Most people possess an automatic “gaydar” that assesses sexual orientation in less than a blink of an eye, research has shown.
In tests, scientists found gaydar works on an unconscious level and is more accurate when directed at women. Volunteers asked to distinguish between photos of “straight” and “gay” faces were able to do so in 50 milliseconds — a third of the time of an eyeblink.
Their accuracy remained greater than chance even when the photos were upside down. For women’s faces, participants were 65% accurate in guessing sexual orientation when the photos were briefly flashed on a computer screen.
Differentiating between gay and straight men turned out to be harder. In this case, gaydar got the answer right only 57% of the time.
The research, which was published in the online journal Public Library of Science ONE, involved 129 college students.
They were each shown 96 photos of young men and women who identified themselves either as gay or straight.
US psychologist Joshua Tabak, who led the study at the University of Washington, said: “It may be similar to how we don’t have to think about whether someone is a man or a woman or black or white. This information confronts us in everyday life.”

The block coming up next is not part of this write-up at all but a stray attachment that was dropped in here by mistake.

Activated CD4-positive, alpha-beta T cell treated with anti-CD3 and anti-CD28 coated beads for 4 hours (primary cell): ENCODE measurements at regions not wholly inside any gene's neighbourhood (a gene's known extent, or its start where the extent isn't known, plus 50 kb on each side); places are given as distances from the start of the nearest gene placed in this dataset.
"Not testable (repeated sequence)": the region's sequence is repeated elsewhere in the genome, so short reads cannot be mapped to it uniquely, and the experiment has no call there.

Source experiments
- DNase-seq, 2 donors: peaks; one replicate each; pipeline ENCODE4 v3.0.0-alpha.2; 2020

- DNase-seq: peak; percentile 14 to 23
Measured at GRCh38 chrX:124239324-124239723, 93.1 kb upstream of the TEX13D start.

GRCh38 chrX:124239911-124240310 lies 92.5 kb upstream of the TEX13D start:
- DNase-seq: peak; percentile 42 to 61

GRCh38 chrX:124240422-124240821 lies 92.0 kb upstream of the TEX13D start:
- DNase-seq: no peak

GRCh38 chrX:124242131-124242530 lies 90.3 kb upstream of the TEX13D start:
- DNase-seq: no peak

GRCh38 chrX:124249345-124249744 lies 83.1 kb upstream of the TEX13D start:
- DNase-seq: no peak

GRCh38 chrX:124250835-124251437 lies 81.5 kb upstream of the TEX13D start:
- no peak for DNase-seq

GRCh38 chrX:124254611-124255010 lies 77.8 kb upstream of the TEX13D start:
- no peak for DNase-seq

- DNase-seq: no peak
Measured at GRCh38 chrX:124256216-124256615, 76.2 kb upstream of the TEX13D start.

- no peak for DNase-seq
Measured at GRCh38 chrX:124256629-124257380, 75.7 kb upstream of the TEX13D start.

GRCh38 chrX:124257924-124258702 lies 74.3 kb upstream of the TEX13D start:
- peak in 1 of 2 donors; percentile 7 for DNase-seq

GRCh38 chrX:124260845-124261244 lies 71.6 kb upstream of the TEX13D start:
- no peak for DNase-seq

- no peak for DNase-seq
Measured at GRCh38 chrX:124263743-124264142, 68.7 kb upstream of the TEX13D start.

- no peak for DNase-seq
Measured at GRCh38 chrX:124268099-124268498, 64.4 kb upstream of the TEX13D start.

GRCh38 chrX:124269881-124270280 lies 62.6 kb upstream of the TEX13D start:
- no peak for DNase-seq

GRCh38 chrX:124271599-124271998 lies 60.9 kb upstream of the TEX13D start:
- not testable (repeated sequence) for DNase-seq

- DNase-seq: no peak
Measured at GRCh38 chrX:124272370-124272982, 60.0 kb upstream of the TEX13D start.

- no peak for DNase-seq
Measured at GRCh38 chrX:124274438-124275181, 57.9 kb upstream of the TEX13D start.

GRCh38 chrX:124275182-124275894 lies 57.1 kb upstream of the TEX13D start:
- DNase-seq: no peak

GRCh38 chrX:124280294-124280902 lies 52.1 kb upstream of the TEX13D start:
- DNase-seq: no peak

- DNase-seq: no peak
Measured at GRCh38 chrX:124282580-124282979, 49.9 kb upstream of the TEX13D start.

Only photos of people without “give-away” clues such as facial hair, make- up or piercings were used in the experiment. The photos were also cropped so that only faces, not hairstyles, were visible.
Not everyone possesses gaydar, the research notes. The tests showed there are “always a small number of people with no ability to distinguish gay and straight faces”, said Mr Tabak.
Older people he said, or those from cultures where homosexuality is not openly recognised, may find it more difficult to make judgments of sexual orientation.
On International Day Against Homophobia and Transphobia, meanwhile, Fine Gael TD and chairman of the party’s LGBT group, Jerry Buttimer, has said that the best way to combat homophobic bullying and to deal with the victimisation of gay men and women in Ireland is through education.
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